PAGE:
Biogen announces results from Phase IIIb NOVA study for MS
Results from the NOVA study show every six-week dosing with natalizumab is as effective as every four-week in relapsing-remitting MS.
Biogen have announced results from the two-year prospective, randomised, interventional, controlled, open-label Phase IIIb NOVA study. NOVA was designed to estimate a potential difference between the efficacy of every six-week (Q6W) 300mg natalizumab intravenous (IV) administration compared to the efficacy of the approved four-week (Q4W) dose of TYSABRI® (natalizumab) for relapse-remitting multiple sclerosis (MS) after at least one year of disease stability on a Q4W IV dosing schedule.
Results showed that Q6W natalizumab IV administration provided a high level of efficacy in controlling MS disease activity in patients who switched from the Q4W dosing regimen. Furthermore, updated analysis from the TOUCH® Prescribing Program indicated an average Q6W dosing schedule is associated with an 88 percent reduction in the probability of developing progressive multifocal leukoencephalopathy (PML).
The primary endpoint showed a numerical difference between the number of new or newly enlarging T2 hyperintense lesions at week 72 of 0.05 (Q4W) and 0.20 (Q6W) which, based on the full trial results, is not clinically meaningful. The numerical difference was driven by a high number of lesions occurring in two patients in the Q6W arm. The proportion of patients that developed new or newly enlarging T2 lesions in each arm was 4.1 percent (Q4W) and 4.3 percent (Q6W).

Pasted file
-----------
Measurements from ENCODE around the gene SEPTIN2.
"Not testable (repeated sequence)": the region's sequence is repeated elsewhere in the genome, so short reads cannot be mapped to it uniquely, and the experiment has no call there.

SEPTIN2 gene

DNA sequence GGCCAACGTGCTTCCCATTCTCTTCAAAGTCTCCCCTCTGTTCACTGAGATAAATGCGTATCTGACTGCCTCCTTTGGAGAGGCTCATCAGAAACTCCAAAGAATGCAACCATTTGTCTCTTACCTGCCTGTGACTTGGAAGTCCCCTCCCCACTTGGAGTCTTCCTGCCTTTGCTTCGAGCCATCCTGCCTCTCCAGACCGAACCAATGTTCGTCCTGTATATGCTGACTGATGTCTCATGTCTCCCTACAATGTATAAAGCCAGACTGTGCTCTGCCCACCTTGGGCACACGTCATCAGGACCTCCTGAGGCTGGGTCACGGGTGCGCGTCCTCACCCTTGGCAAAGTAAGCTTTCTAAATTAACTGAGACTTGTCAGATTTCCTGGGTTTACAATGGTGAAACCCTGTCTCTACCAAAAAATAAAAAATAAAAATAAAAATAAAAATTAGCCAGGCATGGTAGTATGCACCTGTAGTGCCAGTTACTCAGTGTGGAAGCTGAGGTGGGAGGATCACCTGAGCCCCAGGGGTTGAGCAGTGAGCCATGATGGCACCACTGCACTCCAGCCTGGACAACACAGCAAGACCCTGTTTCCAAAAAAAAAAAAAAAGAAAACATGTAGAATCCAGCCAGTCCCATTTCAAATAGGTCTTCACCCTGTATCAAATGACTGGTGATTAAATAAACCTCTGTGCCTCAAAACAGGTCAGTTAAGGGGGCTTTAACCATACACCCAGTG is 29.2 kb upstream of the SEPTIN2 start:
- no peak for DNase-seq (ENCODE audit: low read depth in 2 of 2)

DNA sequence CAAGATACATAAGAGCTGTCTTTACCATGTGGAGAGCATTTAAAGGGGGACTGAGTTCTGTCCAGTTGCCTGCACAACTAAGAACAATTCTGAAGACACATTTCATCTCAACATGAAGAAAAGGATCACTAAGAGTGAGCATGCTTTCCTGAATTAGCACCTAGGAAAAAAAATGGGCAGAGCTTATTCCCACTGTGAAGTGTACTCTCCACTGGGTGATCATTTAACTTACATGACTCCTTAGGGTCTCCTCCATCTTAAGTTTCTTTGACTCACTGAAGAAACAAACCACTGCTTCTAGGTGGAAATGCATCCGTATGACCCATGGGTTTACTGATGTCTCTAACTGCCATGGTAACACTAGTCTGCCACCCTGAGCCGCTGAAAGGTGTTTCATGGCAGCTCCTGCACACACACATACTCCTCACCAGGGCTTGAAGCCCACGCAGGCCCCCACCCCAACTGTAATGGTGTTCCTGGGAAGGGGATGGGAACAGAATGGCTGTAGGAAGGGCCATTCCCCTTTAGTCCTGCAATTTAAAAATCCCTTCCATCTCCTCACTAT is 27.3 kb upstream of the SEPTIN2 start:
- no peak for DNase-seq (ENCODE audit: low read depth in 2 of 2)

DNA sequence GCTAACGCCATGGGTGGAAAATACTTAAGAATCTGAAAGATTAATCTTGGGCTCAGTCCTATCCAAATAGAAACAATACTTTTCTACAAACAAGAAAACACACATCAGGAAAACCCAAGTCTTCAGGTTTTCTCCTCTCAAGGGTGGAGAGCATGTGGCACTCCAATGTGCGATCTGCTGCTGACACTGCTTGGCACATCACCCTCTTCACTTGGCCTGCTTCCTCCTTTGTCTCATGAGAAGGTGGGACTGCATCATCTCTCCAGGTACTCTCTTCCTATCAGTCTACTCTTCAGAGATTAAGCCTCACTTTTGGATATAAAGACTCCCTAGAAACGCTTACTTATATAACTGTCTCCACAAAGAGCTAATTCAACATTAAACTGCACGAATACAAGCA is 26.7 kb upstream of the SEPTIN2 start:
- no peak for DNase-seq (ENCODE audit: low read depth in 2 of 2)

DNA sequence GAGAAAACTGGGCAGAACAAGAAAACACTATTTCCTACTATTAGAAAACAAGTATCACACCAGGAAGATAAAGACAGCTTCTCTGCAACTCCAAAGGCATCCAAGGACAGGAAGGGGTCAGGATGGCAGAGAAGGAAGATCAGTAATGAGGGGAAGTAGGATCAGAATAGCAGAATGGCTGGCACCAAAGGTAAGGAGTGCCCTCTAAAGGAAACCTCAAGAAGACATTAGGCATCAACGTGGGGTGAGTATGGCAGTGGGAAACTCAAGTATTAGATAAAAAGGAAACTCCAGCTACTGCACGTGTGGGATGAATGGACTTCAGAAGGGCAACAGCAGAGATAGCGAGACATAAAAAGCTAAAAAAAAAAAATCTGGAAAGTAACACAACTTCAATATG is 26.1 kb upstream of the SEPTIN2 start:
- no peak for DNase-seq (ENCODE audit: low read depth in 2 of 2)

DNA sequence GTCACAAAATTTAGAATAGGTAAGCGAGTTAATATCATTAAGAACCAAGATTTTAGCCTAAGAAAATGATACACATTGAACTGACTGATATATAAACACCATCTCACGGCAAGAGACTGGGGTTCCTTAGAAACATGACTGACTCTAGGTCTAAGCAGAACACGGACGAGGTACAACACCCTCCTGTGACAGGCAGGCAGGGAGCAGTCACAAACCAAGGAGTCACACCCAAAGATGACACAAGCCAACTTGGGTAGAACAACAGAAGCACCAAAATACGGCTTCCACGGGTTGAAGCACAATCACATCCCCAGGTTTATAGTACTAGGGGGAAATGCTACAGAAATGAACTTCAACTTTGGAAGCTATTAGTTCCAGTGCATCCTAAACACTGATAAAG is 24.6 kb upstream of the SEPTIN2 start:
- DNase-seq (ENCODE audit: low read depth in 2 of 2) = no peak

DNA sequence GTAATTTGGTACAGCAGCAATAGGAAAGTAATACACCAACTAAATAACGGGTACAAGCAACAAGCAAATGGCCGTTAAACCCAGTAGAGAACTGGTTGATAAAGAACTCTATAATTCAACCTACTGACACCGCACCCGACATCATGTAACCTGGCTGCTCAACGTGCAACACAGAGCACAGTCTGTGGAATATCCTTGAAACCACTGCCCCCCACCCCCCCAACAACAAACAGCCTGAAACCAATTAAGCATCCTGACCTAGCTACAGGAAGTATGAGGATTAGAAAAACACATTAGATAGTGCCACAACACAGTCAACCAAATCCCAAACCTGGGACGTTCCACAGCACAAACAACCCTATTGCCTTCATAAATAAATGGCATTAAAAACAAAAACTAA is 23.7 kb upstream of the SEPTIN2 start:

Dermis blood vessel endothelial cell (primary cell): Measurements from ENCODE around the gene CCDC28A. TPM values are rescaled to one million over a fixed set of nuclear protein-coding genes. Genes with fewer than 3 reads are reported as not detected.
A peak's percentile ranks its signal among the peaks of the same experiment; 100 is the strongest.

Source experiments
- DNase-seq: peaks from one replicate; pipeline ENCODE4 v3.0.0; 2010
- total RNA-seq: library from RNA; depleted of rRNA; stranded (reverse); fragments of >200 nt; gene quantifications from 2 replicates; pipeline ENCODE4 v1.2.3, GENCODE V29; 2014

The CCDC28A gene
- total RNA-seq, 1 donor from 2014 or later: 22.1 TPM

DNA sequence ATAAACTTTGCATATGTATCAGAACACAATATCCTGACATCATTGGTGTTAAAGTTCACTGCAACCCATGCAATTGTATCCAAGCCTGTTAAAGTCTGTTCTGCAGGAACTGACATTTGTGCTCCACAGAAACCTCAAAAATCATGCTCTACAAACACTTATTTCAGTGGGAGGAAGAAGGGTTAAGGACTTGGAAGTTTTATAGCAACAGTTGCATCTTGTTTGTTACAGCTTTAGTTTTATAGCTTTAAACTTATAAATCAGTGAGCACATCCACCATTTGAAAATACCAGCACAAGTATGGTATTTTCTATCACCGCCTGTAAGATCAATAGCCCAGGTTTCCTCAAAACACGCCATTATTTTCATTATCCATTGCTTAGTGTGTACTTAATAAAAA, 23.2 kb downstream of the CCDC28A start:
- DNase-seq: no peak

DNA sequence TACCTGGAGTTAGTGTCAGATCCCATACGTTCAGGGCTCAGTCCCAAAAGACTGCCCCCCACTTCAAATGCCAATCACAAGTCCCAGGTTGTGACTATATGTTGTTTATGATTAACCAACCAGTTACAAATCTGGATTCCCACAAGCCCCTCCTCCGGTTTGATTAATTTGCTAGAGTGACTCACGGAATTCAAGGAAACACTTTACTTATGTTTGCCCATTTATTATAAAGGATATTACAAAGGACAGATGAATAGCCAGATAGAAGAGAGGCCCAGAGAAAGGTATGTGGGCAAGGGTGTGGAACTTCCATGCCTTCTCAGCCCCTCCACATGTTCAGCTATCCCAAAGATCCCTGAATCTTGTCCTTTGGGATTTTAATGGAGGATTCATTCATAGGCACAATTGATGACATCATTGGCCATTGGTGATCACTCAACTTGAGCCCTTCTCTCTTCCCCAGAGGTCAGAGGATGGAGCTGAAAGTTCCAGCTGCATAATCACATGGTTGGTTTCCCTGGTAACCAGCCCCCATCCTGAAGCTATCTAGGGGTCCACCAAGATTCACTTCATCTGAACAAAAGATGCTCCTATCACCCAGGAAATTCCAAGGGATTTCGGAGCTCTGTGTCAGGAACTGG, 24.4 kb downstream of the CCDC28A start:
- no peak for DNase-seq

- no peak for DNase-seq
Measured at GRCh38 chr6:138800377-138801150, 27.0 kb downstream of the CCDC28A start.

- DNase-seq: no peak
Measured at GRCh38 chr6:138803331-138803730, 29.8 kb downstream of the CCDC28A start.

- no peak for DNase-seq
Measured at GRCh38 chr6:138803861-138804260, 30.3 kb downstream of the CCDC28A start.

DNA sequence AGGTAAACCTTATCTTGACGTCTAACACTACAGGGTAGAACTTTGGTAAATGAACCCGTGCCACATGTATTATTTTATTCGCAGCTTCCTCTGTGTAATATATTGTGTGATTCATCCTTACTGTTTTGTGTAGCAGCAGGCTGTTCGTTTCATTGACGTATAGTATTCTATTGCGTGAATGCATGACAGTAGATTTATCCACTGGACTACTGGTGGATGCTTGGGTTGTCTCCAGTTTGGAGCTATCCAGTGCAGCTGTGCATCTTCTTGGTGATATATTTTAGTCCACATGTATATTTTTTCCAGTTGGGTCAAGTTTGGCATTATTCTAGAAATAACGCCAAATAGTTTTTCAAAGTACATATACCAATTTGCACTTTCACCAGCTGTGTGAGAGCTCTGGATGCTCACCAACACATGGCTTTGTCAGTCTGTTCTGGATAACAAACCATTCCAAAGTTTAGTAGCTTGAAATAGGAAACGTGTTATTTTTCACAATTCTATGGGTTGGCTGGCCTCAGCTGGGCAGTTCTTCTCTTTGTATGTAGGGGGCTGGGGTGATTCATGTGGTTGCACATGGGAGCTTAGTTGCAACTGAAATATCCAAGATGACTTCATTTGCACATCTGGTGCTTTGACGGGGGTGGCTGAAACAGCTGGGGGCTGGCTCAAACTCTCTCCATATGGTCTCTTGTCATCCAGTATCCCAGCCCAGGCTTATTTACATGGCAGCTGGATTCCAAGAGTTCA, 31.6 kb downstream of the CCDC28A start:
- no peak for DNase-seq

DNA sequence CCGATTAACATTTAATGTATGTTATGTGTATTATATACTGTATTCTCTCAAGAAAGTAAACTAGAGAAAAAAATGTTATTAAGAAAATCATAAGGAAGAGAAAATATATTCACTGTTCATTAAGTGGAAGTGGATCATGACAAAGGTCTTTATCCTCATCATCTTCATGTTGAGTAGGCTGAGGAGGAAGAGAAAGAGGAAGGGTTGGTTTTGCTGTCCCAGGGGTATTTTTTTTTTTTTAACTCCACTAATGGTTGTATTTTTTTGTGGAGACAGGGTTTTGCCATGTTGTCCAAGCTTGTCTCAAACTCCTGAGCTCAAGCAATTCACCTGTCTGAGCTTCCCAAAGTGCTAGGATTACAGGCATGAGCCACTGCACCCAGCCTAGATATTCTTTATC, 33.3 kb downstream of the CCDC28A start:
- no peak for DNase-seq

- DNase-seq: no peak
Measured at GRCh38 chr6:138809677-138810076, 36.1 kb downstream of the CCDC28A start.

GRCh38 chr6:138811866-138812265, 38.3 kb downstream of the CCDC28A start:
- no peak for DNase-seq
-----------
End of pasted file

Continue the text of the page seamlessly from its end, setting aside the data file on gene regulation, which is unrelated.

There were no statistically significant or clinically meaningful differences in secondary endpoints at week 72 between the Q4W and Q6W treatment arms and disease activity was well-controlled in both groups. Some of the highlights from the data include:
- annualised relapse rates were low: 0.00010 (Q4W) and 0.00012 (Q6W), with 97.9 percent of patients in the Q4W arm remaining relapse-free compared to 97.2 percent of patients in the Q6W arm;
- the proportion of patients that developed T1 hypointense lesions was 1.1 percent (Q4W) and 1.4 percent (Q6W);
- both arms demonstrated 0.5 percent of participants with gadolinium (Gd) enhancing T1 lesions.
“The NOVA study provides the first prospective, randomised efficacy data of every six-week dosing with natalizumab, building on its well-established clinical profile and the real-world findings,” said Maha Radhakrishan, Chief Medical Officer at Biogen. “In addition to the safety analyses from the TOUCH Prescribing Program, which showed significant reduction in the probability of PML, the results from NOVA deliver a more comprehensive understanding of the Q6W dosing regimen of natalizumab.”
The safety findings in the NOVA study were consistent with the known safety profile of IV natalizumab and the incidence of adverse events and serious adverse events were similar between the two treatment arms. One patient with asymptomatic PML in the Q6W arm was high-risk based on the known risk factors, underlying the importance of PML monitoring and risk factor considerations in patients treated with natalizumab.
A complete analysis of the study data is ongoing and detailed results will be shared in a future scientific forum. Natalizumab is available commercially under the brand name TYSABRI and the only approved dose is 300mg on a Q4W regimen.